His best movie, in 2017 The Big SickDirector Michael Showalter balances interracial rom-com conventions with an affecting dash of hospital drama to deliver a love story distinguished by humor, culturally specific insights and tender depths of emotion. Spoiler alert is in many ways a queer companion piece, this time exploring another relationship drawn from real life between gay men. The main difference, as the title and opening scene suggest, is the outcome of the illness, pushing the new film into traditional weepy territory, a move acknowledged with a wink. The rules of love.
Despite coming straight from entertainment journalist Michael Aussillo’s memoir about his 13 years with photographer Kit Cowan, there are elements of preciousness and quirks. I mean, how many gay men are stuck with a collection of Smurf merchandise that takes over an entire Jersey City apartment after an early date? Clearly, one did, which lends a disarming honesty to their story, making you warm to the couple and share in their moments of heartbreak and comfort.
The bottom line
A great patient.
Box office pundits had several opinions about the commercial failure of the Billy Eichner vehicle Brothers A couple of months ago, the general consensus was that the gay rom-com was under-performing, even in its key demographic. Spoiler alert It potentially has appeal beyond that niche, especially for audiences hungry for a genuinely moving, pleasantly old-fashioned four-hanky tearjerker whose emotions are backed by lived experience. It doesn’t hurt that the December focus features a stealth Christmas movie release.
The full title of Ausiello’s book is unmistakable — Spoiler alert: Hero dice — and the script by actor-turned-writer David Marshall Grant and author and LGBTQ activist Dan Savage suggests to the audience from the start that this is a sad drama.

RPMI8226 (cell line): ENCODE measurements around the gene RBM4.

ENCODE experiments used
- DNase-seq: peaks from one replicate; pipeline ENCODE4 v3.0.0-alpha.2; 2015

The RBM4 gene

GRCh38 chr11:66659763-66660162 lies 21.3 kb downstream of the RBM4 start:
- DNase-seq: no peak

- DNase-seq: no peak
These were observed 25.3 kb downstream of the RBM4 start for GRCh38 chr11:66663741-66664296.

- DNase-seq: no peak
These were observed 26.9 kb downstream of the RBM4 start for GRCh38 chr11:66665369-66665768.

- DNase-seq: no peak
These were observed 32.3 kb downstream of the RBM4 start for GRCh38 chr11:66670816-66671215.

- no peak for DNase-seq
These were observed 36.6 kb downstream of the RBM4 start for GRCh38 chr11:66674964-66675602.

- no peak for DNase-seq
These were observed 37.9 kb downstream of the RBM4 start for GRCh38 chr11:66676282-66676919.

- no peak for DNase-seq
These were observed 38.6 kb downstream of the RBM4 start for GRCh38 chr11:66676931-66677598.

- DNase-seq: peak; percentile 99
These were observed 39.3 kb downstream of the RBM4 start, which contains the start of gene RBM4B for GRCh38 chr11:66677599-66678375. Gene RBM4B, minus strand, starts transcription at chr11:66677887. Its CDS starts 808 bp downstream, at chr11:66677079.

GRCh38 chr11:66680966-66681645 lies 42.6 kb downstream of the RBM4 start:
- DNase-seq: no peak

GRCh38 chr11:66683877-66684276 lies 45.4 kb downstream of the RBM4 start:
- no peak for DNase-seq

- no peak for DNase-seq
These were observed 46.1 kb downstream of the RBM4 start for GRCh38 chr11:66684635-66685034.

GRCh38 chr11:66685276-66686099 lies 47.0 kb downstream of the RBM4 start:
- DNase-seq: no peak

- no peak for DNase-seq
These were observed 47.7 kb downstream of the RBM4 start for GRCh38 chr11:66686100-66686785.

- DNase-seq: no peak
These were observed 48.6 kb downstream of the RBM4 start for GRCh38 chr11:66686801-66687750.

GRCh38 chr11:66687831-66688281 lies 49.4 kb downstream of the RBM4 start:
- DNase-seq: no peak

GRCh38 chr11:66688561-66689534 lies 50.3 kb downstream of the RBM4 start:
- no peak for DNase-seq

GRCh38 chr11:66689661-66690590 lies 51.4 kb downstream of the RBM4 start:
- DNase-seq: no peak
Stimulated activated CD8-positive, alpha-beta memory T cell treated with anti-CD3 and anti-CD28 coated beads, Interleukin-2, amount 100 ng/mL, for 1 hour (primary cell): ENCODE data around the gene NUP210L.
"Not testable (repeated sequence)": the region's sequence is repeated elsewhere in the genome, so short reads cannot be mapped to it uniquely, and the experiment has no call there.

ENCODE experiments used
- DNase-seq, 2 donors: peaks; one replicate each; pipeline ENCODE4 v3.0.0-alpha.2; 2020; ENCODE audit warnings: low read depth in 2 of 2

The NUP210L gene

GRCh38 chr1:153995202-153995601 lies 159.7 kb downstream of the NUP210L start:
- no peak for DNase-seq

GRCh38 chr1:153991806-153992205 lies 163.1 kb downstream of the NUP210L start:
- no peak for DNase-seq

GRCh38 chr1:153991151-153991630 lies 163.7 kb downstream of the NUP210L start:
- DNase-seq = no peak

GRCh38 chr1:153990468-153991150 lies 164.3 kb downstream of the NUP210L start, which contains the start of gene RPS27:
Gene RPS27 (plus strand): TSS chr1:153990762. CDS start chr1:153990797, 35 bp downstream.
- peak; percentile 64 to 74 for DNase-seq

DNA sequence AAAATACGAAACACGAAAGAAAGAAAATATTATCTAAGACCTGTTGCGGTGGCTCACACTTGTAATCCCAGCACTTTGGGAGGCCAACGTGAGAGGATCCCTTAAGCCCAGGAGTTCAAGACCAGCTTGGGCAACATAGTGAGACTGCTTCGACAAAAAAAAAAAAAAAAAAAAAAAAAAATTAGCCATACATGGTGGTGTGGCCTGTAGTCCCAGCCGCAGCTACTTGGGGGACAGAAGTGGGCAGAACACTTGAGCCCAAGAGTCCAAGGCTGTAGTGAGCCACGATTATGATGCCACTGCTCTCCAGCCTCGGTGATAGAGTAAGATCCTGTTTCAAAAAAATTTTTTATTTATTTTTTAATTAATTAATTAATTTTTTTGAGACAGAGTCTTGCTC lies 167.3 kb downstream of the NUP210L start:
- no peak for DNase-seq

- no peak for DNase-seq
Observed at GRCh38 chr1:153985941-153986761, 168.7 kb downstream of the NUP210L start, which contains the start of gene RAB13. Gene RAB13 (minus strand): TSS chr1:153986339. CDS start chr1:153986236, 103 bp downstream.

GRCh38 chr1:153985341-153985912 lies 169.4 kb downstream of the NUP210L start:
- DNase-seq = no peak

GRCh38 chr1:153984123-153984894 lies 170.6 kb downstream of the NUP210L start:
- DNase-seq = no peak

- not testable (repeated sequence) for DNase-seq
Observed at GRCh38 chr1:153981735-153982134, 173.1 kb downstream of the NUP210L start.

One of its key themes is its refusal to sand the edges of a relationship to view it as a perfect romantic union. It is a vivid love story about the ebb and flow of passion, the ebb and flow of sexual desire, infatuation curdling into annoyance, infidelity and the death knell of trial separation. That makes it all the more emotional that it takes a terminal illness to renew and strengthen mutual commitment.
In a slightly alarming opening, TV Guide Feature writer Michael (Parsons) gives a quick overview of his imagined life as an ’80s sitcom. Osciellos, the studio offers clunky inserts with laugh tracks that, despite Showalter’s grounding in TV comedy, require a strong command of style to work. Thankfully, Michael never planned his story to go from sitcom to hospital soap, explaining, “Okay, I’ll shut up now,” before interrupting his voiceover.
The film immediately gets more engaging when a co-worker drags her out for a night jock at a queer bar and locks eyes with Kit (Ben Aldridge). Too, falls for gay guys – encourages Michael by informing him that Kit’s type is dweeb. It was lucky because Michael failed to get Knight Rider Just for reference, the kit is unlikely for a vegan teetotaler. Even before that Smurf obsession was revealed, it traced its roots to Michael losing his mother to cancer at a young age.